July Update – Birmingham

I’ve just added a couple of posts from the session I did with Z2K in London. There will be a few more posts to follow.

It was a great day and as with all good experiences I learnt a lot about the world and myself.

Time, process and workflow, on reflection, I underestimated. But that’s okay as my innate creative state always sends me back to the drawing board to redesign and improve where I can. In many ways that’s one of my favourite parts of this journey.

Living near Birmingham it is easier (and to be blunt more affordable) for me to focus on people who work in law, legal education and the justice process in that rough geographic location. The parts that matter for me are the person and their story.

If that is you or you know someone who may be interested in participating please let me know.


“The most fundamental thing people need is a home.”

I worked in legal aid for 15 years and this is my first role not doing legal aid. Coming from that background, I’m able to identify aspects of cases and policies that are unlawful. I can refer cases to colleagues I used to work with and I know what’s in the scope of legal aid and what’s not.

I try to get caseworkers to think not just about the presenting problem, but about what we can do so that clients don’t come back in four to six weeks time at a stage at which their problem is critical.

We help a lot of people with JSA, ESA and PIP but I think the most fundamental thing people need is a home. I firmly believe a judge doesn’t want to evict someone – they want someone to give them a reason why they shouldn’t.

I had one client who was facing eviction from social housing, he’d been in and out of employment and had run up £11,000 in arrears. I couldn’t get a solicitor to take it on. That’s an unusual case but I asked him to make a payment and we helped him not to lose his home.”

“People think a rough sleeper is a grizzled, dirty alcoholic or drug user but many are not”

“I came to this work later in life. I was over 50 and had my own business for 15 years. I don’t have any legal or professional training. If I have anything I am good at, it is that people do seem to open up to me.

Initially, after the coalition government got in and announced the cuts, it was obvious there was going to be a big problem with homelessness and there was a perception that it was going to be families that were affected. Initially it was but it has morphed.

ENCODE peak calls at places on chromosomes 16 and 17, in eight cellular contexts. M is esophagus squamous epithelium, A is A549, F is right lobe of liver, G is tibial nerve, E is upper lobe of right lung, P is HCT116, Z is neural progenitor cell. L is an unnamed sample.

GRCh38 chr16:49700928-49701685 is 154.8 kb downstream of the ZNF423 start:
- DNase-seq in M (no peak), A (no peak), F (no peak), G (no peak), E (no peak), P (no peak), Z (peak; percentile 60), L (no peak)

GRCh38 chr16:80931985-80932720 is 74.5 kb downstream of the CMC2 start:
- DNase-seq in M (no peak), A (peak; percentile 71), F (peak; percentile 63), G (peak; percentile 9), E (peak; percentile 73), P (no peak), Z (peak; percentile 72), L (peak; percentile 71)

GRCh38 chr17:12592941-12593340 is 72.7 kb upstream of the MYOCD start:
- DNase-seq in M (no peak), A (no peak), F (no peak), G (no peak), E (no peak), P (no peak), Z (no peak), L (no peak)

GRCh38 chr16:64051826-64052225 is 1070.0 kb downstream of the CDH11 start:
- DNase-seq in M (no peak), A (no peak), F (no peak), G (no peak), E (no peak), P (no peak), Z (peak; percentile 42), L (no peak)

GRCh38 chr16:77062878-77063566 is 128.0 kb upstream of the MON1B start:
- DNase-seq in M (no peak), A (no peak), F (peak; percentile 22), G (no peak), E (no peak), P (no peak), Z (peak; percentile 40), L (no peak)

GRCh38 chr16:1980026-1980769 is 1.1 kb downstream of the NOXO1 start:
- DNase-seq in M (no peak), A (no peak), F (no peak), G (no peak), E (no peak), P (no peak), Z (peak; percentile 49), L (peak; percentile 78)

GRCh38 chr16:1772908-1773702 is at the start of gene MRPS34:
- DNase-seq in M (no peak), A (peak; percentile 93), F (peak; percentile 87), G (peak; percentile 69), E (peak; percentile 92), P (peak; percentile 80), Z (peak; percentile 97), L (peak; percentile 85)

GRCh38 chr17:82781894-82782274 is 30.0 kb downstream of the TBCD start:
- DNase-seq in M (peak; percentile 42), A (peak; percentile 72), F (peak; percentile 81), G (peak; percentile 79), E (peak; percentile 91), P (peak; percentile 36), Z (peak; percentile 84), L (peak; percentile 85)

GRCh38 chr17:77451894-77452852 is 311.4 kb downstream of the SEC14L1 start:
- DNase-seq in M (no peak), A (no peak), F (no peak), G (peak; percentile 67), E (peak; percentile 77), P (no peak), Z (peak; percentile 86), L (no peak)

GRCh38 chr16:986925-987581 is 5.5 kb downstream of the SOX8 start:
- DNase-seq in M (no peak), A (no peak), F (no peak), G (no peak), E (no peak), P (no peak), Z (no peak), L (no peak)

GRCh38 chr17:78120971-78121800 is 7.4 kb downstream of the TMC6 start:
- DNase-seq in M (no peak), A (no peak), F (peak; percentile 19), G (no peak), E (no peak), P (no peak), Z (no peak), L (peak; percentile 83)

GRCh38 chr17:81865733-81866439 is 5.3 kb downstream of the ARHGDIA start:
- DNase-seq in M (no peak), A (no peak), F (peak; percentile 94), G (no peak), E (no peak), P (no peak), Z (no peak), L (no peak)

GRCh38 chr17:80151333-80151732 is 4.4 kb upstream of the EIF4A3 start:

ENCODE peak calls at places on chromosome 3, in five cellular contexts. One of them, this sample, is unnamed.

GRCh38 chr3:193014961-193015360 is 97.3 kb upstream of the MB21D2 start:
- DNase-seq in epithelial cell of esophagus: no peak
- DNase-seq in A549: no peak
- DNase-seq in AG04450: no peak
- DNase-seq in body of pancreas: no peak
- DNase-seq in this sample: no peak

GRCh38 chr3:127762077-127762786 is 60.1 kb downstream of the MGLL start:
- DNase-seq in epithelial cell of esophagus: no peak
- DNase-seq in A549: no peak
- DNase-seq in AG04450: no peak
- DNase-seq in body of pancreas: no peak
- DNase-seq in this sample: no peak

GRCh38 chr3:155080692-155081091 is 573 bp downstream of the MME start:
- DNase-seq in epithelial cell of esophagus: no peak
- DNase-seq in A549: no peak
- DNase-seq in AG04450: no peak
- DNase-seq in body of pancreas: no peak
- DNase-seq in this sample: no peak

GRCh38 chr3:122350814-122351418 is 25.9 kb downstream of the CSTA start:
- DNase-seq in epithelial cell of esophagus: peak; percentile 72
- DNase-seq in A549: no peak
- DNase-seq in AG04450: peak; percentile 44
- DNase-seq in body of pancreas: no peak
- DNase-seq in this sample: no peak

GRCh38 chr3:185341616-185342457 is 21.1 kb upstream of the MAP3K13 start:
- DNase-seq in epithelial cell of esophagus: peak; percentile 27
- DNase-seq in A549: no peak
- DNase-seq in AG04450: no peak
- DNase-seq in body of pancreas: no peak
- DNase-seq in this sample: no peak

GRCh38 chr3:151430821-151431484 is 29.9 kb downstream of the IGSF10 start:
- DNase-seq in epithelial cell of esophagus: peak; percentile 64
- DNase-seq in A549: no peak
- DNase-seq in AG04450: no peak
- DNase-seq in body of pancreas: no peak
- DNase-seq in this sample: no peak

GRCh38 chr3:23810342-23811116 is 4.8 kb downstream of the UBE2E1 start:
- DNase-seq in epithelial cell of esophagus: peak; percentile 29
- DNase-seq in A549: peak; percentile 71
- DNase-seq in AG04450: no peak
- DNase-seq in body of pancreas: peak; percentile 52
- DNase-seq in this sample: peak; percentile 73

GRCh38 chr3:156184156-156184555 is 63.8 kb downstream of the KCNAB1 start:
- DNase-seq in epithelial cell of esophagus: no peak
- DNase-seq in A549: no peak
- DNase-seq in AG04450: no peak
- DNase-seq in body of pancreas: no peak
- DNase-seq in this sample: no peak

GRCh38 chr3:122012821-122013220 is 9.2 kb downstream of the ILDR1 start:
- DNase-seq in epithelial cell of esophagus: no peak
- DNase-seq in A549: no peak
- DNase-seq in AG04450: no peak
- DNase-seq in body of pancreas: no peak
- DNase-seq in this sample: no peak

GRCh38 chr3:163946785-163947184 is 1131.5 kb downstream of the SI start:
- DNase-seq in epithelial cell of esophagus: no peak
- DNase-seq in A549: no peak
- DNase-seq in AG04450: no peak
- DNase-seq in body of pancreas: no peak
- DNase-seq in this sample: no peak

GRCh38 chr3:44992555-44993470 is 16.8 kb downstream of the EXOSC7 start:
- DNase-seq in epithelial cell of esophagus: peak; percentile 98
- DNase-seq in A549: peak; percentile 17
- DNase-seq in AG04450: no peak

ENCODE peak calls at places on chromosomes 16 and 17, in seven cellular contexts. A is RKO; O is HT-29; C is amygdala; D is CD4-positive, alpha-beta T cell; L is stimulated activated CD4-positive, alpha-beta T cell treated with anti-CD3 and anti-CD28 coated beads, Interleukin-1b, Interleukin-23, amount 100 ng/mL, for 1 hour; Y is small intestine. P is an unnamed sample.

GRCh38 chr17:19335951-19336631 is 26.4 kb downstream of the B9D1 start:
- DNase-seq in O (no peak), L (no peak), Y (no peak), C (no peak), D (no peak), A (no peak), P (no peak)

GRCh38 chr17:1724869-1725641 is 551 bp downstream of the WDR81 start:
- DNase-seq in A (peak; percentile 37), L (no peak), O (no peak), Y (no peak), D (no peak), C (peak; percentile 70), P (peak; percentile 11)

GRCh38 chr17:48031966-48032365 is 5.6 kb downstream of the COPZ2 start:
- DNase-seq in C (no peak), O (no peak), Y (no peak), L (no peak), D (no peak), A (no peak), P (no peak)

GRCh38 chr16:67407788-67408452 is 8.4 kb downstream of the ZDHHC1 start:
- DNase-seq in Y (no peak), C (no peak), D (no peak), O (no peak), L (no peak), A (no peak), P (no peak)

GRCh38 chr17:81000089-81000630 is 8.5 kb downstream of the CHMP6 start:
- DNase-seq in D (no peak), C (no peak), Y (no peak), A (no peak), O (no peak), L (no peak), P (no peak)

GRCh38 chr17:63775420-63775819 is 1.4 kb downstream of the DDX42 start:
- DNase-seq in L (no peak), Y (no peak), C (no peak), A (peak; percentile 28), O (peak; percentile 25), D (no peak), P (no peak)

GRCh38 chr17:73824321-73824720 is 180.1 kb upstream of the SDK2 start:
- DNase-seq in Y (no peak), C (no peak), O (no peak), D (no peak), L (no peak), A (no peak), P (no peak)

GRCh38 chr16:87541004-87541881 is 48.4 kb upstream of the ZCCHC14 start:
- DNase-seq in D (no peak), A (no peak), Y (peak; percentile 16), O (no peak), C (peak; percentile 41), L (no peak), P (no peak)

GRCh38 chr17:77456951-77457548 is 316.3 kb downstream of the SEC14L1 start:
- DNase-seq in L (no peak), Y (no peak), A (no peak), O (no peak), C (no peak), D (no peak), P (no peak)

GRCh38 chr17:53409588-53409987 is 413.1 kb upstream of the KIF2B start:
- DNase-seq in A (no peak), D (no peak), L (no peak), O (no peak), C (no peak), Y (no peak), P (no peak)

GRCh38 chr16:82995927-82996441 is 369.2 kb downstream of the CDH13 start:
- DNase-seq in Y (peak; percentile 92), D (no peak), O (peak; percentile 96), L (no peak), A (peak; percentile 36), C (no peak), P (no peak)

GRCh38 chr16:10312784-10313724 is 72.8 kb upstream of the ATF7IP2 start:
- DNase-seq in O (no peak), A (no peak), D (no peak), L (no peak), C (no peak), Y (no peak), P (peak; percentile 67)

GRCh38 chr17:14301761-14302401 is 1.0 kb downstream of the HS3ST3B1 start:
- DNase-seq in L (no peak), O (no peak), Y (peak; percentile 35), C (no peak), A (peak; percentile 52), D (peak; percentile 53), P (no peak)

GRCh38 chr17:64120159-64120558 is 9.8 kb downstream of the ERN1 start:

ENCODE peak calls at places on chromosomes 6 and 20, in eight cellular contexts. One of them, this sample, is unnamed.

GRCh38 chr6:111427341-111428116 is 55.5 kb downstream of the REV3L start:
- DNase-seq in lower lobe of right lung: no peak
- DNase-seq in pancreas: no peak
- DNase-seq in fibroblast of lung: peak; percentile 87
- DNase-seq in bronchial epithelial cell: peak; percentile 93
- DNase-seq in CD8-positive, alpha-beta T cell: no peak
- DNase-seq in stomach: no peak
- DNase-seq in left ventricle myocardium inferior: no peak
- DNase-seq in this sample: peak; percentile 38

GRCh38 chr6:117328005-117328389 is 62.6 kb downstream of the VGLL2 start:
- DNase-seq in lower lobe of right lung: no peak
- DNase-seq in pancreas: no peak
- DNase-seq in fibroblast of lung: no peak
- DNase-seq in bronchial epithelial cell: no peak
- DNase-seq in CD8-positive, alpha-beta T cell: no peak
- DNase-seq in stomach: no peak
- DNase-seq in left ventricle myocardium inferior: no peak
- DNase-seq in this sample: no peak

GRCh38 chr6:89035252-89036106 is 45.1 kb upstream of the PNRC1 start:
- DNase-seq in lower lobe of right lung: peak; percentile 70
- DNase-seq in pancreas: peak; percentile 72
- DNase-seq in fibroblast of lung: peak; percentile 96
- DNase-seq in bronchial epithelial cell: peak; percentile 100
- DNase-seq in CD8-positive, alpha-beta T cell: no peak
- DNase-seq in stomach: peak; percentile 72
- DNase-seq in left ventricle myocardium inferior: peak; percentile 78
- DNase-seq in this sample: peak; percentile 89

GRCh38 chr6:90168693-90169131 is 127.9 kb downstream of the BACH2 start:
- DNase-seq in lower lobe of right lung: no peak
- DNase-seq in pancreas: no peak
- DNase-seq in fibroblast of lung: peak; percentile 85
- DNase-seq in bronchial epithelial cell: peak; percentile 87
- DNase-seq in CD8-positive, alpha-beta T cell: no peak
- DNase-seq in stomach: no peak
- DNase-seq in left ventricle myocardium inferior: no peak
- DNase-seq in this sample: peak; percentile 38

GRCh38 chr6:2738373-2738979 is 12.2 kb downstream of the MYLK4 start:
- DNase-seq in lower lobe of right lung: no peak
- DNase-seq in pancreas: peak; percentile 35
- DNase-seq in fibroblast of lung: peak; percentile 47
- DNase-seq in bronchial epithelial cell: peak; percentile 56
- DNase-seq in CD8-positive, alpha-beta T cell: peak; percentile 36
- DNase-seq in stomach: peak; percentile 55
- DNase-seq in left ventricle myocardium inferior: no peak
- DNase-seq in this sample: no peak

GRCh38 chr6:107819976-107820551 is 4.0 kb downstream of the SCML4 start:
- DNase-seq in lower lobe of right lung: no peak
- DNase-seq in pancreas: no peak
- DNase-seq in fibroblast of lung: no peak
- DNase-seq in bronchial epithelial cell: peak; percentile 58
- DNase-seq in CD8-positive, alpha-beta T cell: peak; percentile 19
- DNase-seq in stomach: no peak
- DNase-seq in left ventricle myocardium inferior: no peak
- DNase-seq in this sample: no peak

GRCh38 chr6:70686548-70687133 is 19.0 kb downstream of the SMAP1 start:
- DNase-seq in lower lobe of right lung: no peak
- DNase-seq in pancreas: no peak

Now I deal a lot with rough sleepers. To most people, a rough sleeper is a grizzled, dirty alcoholic or drug user, sitting with a cardboard cup somewhere. But many are not like that. One man that comes to mind was university and public school educated whose business had failed, another couldn’t cope with modern life such as signing on or mobile phones and probably had low-level mental health problems, a third had been caring for his smother in Leicester but when she died he lost his home after falling out with this sister and caught the night bus to London because he couldn’t face staying in the city where he and his family were known.

I’m making this sound very elevated and altruistic but there’s a big side of it that’s deeply frustrating. We can deal with people that have mental health problems and personality disorders and there are people trying to game the system. I’ve been around the block a few times and that’s given me a depth of understanding and an ability to connect. You have to read people, build their trust and find out what’s going on.”

“Access to justice is one of those barometers of what we care about as a society.”

I was working at another charity and colleagues told me about this job. I’m also working towards becoming a barrister. We do a mixture of things but I hadn’t done a huge amount involving housing law before coming here. I do housing now, often where there’s a mixture of that and a question about the client’s eligibility, because it draws on what I did before, I have to be careful about what I can do as you can get into trouble for practising immigration law if you are not properly accredited. Usually people from the European Union have more complicated cases. If you’re from outside the EU it is more clear cut. You might have limited leave to remain in the UK without recourse to public funds. If you’re from the EU, your eligibility to claim depends on what you are doing e.g. whether you are employed or self-employed. All that gets me engaged because it involves analytical thinking.

When I tell people what I do or who I work for nobody ever says “What does that mean?” or “What’s the point of that?” Access to justice is one of those barometers of what we care about as a society. Do we really care about the single mother from Romania who is out on the streets?

My daughter said: “I don’t want to be a lawyer like you.”

I was a commercial lawyer for 30 years. One day, when my daughter was 15, she said to me: “I want to be a lawyer but I don’t want to be a lawyer like you. I want to be a lawyer that does good.”
Now there’s nothing wrong with being a lawyer but I didn’t want to be on my deathbed and think that that was all I had done. So I started looking for a charitable project to work on. Z2K was perfect because it does two things. It provides services to individuals and it uses their stories to campaign for changes in the law.
Providing services is very satisfying because we can help almost everybody who comes to us. The system is so poor that a bit of articulacy and knowledge of rights can go a long way. But we see the same problems over and over and it would be very frustrating if that was all we did, without campaigning.
I’ve been doing this for eight years and I’ve got more angry over time. So many aspects of welfare reform are political and don’t save money. Our clients’ lives are being destroyed so that the government can please the Daily Mail.